Distinct Patterns in Midbrain Structures Elucidate Pathophysiology of Parkinson Disease

doctors looking at MRI of brain
doctors looking at MRI of brain
A longitudinal study was conducted to assess the relationship between susceptibility magnetic resonance imaging testing and clinical changes reflective of progression of Parkinson disease.

Findings from an imaging study published in Movement Disorders reveal that the substantia nigra pars compacta (SNc) and substantia nigra pars reticulata (SNr) demonstrate significant patterns of Parkinson disease (PD) progression as reflected by increased relaxation rate (R2*) and quantitative susceptibility mapping, providing further insight into the mechanisms driving the progression of this disease.

A total of 72 patients with PD were compared with 62 non-PD controls in terms of their baseline and 18-month (18.8±0.8 months) MRI findings. The investigators segmented and analyzed 3 midbrain structures — SNc, SNr, and red nucleus — and calculated R2* and quantitative susceptibility mapping values for the SNc and SNr. Additionally, the study investigators compared controls with specific PD subgroups, based on the time following PD diagnosis. Patients were categorized into subgroups according to stage of disease: early-stage PD (<1 year), middle-stage PD (<5 years), and later-stage PD (>5 years).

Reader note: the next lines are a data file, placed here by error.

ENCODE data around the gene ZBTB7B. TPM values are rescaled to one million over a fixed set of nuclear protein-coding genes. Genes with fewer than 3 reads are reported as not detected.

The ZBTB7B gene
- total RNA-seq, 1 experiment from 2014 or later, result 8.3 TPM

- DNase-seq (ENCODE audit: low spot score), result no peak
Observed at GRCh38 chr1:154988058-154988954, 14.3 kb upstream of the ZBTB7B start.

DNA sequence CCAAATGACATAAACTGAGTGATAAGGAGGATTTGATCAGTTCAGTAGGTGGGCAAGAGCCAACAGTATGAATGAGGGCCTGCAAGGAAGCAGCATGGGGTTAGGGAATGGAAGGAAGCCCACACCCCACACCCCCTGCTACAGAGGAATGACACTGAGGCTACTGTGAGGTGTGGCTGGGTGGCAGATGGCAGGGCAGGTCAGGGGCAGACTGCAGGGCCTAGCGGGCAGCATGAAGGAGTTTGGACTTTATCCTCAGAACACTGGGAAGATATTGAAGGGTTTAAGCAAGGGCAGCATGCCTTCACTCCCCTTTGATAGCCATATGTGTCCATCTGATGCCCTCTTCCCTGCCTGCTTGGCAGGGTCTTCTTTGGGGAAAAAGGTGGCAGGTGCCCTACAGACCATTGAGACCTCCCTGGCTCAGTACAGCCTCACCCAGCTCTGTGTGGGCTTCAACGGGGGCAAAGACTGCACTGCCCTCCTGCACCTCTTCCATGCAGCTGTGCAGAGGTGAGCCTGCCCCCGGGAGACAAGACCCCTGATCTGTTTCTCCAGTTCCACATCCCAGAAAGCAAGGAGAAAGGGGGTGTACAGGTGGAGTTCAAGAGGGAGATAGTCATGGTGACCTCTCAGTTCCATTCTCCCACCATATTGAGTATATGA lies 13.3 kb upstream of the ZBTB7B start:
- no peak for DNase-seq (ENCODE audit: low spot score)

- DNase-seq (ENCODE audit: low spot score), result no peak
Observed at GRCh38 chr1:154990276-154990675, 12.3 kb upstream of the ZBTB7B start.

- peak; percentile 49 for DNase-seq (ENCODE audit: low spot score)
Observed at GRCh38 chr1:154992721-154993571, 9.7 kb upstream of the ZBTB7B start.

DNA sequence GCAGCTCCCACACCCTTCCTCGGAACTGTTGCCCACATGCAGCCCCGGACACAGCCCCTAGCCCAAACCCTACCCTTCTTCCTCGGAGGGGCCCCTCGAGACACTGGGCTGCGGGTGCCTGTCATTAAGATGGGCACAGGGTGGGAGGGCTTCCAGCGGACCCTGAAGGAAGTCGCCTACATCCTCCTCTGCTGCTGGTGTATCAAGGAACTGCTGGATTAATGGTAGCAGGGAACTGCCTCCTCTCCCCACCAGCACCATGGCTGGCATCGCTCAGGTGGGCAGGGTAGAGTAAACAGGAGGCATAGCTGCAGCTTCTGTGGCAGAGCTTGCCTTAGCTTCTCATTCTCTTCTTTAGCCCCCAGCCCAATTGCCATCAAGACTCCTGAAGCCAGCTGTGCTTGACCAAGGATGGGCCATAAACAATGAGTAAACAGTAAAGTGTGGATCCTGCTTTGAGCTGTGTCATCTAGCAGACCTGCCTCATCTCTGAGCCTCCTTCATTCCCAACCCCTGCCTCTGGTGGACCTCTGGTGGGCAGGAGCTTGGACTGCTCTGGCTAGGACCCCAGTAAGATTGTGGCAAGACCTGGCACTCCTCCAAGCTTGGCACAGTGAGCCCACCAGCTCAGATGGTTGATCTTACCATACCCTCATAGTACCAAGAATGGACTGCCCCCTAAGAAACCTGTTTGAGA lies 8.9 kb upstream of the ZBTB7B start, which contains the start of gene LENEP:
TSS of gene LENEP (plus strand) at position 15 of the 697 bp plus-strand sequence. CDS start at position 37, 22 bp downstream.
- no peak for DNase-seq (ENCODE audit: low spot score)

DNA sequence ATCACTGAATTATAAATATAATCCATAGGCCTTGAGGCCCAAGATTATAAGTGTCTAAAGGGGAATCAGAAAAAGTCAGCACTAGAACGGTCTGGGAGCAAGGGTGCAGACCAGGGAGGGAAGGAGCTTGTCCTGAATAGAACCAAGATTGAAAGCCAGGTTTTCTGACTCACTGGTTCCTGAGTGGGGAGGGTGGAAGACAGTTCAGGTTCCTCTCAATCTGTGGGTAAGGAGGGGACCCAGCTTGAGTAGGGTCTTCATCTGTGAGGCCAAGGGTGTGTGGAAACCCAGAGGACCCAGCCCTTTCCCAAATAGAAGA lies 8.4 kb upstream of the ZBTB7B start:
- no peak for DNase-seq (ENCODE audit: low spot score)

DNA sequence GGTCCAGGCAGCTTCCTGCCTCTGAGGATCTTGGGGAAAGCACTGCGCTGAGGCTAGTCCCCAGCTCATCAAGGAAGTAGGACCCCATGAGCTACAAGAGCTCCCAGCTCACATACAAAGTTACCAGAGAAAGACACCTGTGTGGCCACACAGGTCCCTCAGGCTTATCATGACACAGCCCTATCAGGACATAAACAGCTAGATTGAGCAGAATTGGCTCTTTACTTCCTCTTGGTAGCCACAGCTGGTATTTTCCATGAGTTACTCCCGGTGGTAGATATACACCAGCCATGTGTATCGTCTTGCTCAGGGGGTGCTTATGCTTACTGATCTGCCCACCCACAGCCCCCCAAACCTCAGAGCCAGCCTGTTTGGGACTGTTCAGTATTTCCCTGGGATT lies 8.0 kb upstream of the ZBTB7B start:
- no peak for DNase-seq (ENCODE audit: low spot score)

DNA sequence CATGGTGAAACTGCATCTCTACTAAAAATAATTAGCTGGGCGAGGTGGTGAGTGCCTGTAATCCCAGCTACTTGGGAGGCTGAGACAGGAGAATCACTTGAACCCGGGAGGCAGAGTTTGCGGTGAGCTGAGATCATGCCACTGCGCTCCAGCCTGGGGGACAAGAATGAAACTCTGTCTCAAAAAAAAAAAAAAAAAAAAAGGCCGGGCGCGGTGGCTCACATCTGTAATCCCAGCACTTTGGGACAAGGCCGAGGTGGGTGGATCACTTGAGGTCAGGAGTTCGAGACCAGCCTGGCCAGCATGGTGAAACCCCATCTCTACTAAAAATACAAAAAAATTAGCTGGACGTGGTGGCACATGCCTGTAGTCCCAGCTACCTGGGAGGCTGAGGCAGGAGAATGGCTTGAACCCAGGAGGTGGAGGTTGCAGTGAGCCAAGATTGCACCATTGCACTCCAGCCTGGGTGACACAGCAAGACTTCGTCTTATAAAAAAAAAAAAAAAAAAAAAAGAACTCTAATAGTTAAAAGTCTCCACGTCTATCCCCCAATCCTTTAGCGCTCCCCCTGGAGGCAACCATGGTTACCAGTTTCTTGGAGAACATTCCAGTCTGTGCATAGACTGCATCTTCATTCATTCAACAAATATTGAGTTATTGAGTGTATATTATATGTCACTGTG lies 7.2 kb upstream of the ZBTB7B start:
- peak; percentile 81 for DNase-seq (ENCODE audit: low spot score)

Significantly higher R2* and quantitative susceptibility mapping values were observed in the SNc and SNr of patients with PD compared with controls at baseline (P ≤.003). The investigators also observed a more rapid R2* increase in the SNc among PD patients vs controls at 18-month follow-up (P =.002); however, there were no between-group differences in quantitative susceptibility mapping values at this same time point (P =.668).

In addition, all PD subgroups had higher baseline SNc R2* (P ≤.006), with a significantly faster increase observed in later-stage PD (P <.0001) that was associated with nonmotor symptom changes (r=0.746, P =.002). At baseline, quantitative susceptibility mapping values in the SNr were higher among patients with middle-stage and later-stage PD patients (P ≤.002); however, only patients with later-stage PD demonstrated a long-term decrease in these values (P =.004) that was associated with motor sign changes (r=0.837, P <.001).

Related Articles

The lack of reliable and objective measures for clinical progression of PD as well as the performance of MRIs in the on-drug state represent possible limitations of this study.

Findings from this study integrate “stage, location, and biological dependencies of different neuroimaging measures and provides a straw man for possibly reconciling apparently contradictory findings in biomarker research, as well as helping to understand the pathophysiology of PD progression.”


Du G, Lewis MM, Sica C, et al. Distinct progression pattern of susceptibility MRI in the substantia nigra of Parkinson’s patients [published online May 14, 2018]. Mov Disord. doi:10.1002/mds.27318